GPS Tracking legislation
GPS Legislation References
My Buddy Gard sells and provides GPS tracking services globally into any country. Different regions and countries have different laws.
Use this article as a reference or starting point to find relevant legislation in your country, region, state, territory etc.
Consent – The Key to GPS Vehicle Tracking Laws
The overarching theme with all the surveillance acts in play is to obtain consent from all parties involved prior to using tracking devices to record employee activity. Such employee consent can be express or implied.
Express consent can be obtained where the employee is notified about the use of a tracking device and they accept the decision and its implications. This could be in an employee contract or via a new policy implementation.
Implied consent can include passive acceptance. The employee is notified about the use of a tracking device but may not specifically provide acceptance. A vehicle which has a label explaining that it is being tracked may satisfy the requirements of implied consent if the employee then uses the vehicle.
Australia & New Zealand
You may know the benefits of a GPS tracking system but are you across the GPS vehicle tracking laws in Australia & New Zealand?
With advancements in GPS tracking technology and reduction in costs, companies are increasingly looking to track vehicle and employee movements. This is not only for productivity gains but for employee safety, asset security and improved customer service.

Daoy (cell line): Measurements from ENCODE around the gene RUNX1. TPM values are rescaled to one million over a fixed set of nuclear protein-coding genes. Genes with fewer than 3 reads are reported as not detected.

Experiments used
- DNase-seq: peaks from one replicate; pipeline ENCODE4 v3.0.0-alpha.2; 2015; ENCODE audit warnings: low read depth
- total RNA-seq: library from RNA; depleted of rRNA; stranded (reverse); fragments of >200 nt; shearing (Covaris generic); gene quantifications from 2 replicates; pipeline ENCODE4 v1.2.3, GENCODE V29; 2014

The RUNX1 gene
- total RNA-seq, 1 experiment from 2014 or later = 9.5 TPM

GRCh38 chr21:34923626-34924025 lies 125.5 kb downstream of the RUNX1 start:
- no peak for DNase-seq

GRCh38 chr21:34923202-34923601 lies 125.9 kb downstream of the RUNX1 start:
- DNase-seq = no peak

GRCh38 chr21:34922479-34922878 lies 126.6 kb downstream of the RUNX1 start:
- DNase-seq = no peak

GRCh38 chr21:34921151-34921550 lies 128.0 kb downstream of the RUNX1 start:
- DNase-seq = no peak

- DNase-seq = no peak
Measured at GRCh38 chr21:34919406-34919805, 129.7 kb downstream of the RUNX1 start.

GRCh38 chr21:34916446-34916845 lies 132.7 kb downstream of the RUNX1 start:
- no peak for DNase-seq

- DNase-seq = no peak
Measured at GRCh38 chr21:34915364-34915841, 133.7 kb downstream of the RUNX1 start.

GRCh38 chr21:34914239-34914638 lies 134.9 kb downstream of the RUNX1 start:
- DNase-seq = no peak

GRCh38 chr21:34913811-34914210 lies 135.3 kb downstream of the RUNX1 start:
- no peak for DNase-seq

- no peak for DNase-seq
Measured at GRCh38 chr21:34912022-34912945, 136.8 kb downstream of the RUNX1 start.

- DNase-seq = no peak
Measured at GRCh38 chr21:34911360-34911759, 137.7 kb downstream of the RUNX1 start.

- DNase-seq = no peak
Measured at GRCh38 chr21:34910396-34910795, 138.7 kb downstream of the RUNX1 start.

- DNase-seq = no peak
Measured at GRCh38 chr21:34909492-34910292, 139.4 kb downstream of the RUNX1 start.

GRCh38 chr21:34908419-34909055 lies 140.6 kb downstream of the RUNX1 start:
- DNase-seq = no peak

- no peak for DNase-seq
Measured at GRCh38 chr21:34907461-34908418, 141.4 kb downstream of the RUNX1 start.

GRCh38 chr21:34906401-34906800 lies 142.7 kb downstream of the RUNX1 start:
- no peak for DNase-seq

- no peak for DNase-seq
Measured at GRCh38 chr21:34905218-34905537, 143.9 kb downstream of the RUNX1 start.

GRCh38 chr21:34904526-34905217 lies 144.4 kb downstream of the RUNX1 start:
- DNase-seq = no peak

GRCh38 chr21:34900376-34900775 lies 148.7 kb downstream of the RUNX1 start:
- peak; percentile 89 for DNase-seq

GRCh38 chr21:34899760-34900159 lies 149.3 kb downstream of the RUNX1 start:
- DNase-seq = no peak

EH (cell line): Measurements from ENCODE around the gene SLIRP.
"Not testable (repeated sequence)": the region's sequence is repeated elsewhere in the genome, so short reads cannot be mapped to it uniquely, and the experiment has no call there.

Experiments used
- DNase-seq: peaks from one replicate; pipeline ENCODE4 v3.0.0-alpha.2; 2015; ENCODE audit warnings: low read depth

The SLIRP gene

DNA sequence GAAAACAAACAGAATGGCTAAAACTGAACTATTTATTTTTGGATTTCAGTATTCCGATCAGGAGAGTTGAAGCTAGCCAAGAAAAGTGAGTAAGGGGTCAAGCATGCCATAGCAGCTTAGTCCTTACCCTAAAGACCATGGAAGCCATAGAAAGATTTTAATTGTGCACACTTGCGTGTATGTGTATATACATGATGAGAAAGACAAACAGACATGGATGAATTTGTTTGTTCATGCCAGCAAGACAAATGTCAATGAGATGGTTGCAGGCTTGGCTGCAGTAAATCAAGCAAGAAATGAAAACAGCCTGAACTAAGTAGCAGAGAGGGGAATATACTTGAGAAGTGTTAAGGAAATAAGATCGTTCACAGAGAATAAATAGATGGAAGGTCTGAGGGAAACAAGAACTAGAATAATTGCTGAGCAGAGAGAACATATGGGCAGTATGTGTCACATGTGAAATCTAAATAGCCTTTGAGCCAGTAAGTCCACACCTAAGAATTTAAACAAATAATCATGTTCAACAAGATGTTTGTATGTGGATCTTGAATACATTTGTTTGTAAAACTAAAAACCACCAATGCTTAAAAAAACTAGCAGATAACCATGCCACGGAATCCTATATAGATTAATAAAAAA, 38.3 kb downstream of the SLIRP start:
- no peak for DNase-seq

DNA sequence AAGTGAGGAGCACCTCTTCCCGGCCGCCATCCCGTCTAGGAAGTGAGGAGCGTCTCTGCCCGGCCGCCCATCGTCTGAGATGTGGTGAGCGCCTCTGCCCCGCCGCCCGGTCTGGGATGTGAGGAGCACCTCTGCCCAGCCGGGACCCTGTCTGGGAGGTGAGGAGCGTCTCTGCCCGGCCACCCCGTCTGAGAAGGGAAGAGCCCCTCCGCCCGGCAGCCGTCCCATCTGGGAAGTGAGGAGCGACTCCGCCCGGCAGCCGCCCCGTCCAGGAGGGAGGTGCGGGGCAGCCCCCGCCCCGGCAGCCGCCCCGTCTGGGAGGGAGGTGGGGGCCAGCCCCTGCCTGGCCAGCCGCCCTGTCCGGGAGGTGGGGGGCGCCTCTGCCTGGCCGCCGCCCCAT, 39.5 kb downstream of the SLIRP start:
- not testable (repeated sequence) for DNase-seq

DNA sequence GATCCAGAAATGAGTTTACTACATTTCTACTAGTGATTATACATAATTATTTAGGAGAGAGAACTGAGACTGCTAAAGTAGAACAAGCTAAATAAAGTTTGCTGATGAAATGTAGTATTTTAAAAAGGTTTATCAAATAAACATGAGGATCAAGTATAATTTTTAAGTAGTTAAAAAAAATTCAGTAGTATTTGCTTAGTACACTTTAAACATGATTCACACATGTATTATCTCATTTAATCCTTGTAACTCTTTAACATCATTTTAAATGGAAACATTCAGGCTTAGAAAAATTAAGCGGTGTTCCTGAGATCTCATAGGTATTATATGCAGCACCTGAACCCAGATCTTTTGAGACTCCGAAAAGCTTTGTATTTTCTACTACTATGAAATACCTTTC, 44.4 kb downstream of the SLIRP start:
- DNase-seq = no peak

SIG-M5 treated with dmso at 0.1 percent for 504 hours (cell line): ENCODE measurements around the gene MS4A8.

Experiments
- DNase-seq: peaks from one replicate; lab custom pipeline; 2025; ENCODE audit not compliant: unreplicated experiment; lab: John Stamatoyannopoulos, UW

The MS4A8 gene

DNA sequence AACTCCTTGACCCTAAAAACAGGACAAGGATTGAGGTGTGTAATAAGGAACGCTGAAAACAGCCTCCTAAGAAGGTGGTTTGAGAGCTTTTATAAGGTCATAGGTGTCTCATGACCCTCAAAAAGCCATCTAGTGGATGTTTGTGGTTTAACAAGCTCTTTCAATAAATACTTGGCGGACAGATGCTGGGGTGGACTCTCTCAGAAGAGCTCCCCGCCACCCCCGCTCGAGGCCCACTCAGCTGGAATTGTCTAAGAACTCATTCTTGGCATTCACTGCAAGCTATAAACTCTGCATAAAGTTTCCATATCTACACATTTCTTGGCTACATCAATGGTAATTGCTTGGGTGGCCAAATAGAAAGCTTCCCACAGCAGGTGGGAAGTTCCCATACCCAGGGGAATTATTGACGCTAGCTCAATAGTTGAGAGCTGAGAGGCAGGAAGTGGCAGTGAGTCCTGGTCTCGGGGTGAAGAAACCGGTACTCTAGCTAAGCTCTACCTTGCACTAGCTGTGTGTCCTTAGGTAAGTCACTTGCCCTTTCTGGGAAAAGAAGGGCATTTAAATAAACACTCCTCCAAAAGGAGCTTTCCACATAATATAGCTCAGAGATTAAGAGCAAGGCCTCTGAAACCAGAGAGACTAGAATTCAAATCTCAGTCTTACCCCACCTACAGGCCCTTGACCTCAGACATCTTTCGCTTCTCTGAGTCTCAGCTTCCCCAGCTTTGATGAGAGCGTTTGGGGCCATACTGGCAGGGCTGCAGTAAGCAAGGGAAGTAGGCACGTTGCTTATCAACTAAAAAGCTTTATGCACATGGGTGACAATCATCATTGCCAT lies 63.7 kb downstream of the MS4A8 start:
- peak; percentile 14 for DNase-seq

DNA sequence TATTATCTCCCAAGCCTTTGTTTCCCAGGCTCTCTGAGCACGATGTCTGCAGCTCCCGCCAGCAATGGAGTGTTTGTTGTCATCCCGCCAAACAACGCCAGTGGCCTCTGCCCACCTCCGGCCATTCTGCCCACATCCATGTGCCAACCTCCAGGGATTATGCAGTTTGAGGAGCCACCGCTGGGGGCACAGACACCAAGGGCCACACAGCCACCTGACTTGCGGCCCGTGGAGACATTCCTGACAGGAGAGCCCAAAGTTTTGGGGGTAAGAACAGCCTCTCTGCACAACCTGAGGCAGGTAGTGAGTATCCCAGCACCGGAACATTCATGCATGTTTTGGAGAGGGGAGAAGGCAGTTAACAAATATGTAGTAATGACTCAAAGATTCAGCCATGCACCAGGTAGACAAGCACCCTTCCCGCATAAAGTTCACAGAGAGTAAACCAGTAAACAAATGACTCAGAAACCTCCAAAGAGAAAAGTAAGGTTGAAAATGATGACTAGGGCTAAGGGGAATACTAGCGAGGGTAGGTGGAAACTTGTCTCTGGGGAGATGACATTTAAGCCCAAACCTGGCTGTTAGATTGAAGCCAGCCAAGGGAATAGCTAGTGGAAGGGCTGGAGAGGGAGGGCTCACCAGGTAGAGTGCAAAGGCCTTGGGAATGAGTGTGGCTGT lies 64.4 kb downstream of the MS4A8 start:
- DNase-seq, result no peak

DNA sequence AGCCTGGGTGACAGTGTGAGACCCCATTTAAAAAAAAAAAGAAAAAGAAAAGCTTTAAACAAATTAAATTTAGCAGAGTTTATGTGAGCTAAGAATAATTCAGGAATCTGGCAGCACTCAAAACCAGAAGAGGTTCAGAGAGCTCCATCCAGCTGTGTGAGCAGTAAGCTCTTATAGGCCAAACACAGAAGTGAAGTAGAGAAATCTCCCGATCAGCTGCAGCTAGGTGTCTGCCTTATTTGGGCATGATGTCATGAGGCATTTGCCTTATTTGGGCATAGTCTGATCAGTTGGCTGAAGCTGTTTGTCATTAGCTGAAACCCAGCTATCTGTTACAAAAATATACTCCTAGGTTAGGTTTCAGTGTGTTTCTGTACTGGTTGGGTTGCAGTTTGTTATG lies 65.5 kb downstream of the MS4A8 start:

Problems arise with GPS tracking when the topics of employee privacy and surveillance are discussed. Confusion also abounds when employers compare their obligations for occupational/workplace safety (specifically the duty of care requirements) with the surveillance laws. They just don’t seem to be on the same page.
Did you know that for example in Australia the surveillance laws are state based, not federal? This lack of uniformity across the states in relation to GPS vehicle tracking laws allows for many inconsistencies. For example, the types of surveillance devices regulated, the offences, exceptions and possible legal ramifications. This leads to the assumption by many people that GPS tracking is unlawful. As you will see, this is not the case if you implement GPS tracking correctly.
n WA, the Surveillance Devices Act 1998 (WA) lays the ground rules for the use tracking devices. Per the legislation, any type of equipment, instrument, apparatus, or device that can determine geographical location of a person or object at any given time qualifies as a tracking device.
For the most part, GPS tracking is not prohibited in WA. Although, it is illegal to install such a device to determine an employee’s geographical location without their consent.
As a company, if you have contravened any provision of the Act, you could face a fine of up to $50,000*. Just as important, each person who is a director of the company or who is concerned in the management of the company is taken to have contravened the same provision if the person knowingly authorised or permitted the contravention. Individuals may face fines up to $5,000* or 12 months’ imprisonment or both. (Sections 7 and 39).
New South Wales
For NSW, the Workplace Surveillance Act 2005 (NSW) is the ruling legislation. Tracking of an employee must not commence without prior notice in writing to the employee. The notice must be given at least 14 days before the surveillance commences. Although, an employee may agree to a lesser period of notice.
In NSW, the law looks to encourage open communication between both parties so businesses will need to discuss with their employees; when it will start, how it works, what type of surveillance is being introduced, and how long it will continue.